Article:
“Hell of a game you’re pitching, boychik,” he said, taking a seat next to Butcher on the bench.
“I know it. I had a feeling. Yesterday I had a feeling and this morning I had a feeling. First damn feeling I’ve had in months.”
“You know the last feeling I had? A broad’s behind, in the elevator this morning coming down to breakfast.”
A long, rolling belly laugh erupted from Butcher’s body.
Next inning, Butcher took the mound again. Ebbet’s Field was so silent you would have thought the people had come for a ballet. The first batter flied out to left. The second batter hit a slow roller to second, which I easily scooped up and tossed to Janusz for out number two. Then, Buckshot Glenn Wright stepped up to the plate.
Buckshot, a shortstop, was known for his defense — in 1925 he’d recorded an unassisted triple play — but he also knew how to punch one through an infield. He watched the first two pitches go by for balls.
Butcher took a deep breath and stepped off the rubber. He looked around. All of us in the infield were crouched, perched on the balls of our feet, ready to pounce like wildcats on anything that came our way. Hester stood up from behind the plate and gave a long, searching glance at Butcher. They locked eyes; when they’re on, a pitcher and his catcher are as identical as two half pennies.
Butcher took off his cap and I knew he was reaching for the little seashell he kept in there. He turned it over in his right hand, patted his thigh with his left, then put the shell back. He wound up and threw the ball.
Like the report of a rifle, the pill cracked off the bat and shot up the middle of the field. Butcher lunged to his left, but couldn’t get a glove on it. It was coming nearly straight for the second base bag, and I knew that I wasn’t going to be able to stab it. I felt a punch to my gut as I thought about Butcher’s perfect game crumbling to dust.
Like a cowboy on a wild stallion, Khetzke came galloping over from short. His cap flew off as he dove hard. He extended his left hand and somehow the ball found its way into the webbing. On the ground now, he grabbed the ball with his right hand and gave it a backhanded toss all the way to first. Janusz grew two feet as he stretched himself out, his back foot straining to stay on the bag, his right hand, glove extended, opened, pushing through the air. There was a sound of leather smacking leather and the umpire pumped his fist to signal that Butcher’s perfect game was still alive.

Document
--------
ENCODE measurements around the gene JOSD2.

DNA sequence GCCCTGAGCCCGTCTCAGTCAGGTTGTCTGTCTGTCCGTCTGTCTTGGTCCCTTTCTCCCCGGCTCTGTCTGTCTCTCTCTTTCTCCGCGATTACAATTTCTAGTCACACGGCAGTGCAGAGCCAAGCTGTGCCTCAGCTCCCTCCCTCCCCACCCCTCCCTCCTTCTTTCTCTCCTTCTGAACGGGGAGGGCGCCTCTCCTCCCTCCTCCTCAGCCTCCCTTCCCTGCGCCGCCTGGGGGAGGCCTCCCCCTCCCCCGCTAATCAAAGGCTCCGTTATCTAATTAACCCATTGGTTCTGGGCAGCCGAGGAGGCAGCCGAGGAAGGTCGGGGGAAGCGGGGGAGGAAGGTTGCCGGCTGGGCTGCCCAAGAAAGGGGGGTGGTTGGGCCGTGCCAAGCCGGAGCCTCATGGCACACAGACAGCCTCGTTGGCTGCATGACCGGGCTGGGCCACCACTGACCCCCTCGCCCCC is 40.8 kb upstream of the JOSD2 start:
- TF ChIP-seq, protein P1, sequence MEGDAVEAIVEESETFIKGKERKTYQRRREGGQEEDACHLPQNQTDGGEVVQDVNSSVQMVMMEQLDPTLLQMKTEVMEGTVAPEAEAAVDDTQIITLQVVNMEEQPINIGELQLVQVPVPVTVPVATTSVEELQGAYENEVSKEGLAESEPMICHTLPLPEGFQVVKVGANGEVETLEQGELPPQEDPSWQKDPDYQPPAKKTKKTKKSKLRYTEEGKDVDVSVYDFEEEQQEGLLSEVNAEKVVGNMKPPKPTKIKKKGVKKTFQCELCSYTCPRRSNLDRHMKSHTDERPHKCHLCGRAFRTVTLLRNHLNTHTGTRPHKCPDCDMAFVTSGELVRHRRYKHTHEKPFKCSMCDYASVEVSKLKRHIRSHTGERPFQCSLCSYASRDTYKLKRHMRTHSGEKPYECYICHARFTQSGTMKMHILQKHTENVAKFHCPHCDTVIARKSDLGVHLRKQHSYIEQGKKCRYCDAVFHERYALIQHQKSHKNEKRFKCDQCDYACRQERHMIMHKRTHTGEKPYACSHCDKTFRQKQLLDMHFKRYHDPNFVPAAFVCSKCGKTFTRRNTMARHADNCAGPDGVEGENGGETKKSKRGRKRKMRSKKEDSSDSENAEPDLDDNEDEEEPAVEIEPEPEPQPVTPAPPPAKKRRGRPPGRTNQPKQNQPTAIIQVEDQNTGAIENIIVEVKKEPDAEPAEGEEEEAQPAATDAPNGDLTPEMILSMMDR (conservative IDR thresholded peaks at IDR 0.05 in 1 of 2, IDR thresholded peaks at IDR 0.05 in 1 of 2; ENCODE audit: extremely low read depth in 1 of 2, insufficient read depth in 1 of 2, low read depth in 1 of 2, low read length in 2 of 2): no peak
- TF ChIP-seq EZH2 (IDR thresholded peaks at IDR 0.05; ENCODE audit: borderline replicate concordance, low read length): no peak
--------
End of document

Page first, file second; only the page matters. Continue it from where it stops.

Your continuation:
We ran back to the dugout, jovial but subdued, although the cheering from the fans was deafening. Not even New Yorkers can boo a perfect game. On the bench, we were nervous and silent. As we made three quick outs, and Butcher got up again to take the mound to hopefully close out the game, he looked at us.
“A brokh!” he shouted. Dammit! “This is a perfect game, not a funeral. I ain’t dying. Cheer up a little, huh? Now come on — three more outs is all I’m asking for.”
He ran out onto the field and we followed him. I glanced back at Reb Shlomo, still standing nervously on the steps. There was something in his eyes that made me uneasy.
Jersey Joe Strip and Al Lopez, the 7-8 hitters, hit easy pop flies to center for the first two outs. For the final out, Chink Outen went down on three delicious pitches, and Ebbets field erupted in an uproar so loud I could barely hear myself holler. Hester and Butcher met in the no-man’s land between home plate and the mound and hugged each other like long-lost brothers; the infield jumped on top of them, forming a huge pile of wriggling humans in the middle of the diamond, and soon the entire Lions team was in the mix. Butcher had done it. He said he had a feeling and he wasn’t wrong. Not a hit, not a walk, just nine innings of flawless pitching.
In the locker room we busted open a dozen bottles of champagne and drank to perfection. Butcher’s face was serene and radiant as he drank from the bottle. I embraced him. In that moment, he was for me so many things: a role model, a brother, a teammate, a friend. It was one of the rare occasions in life when I felt another man’s joy as closely as my own. I had been on the field with him. I had sweated through every batter just as he had. We were like soldiers in the army of baseball, and we’d battled in the trenches all the way to the prize.
But then, as the champagne sprayed and leaked down our faces, and as the boys whooped and yipped, I felt myself floating around the room, and there came in me a certain sadness. I was sharing the happiness that someone else had created, and now, I wanted to pass that happiness on to another person whom I loved. The faces in the locker room were like drops of water outside a window, all out of focus, and all I wanted was to see the face of the one I knew I loved.
I wanted to see Rachel.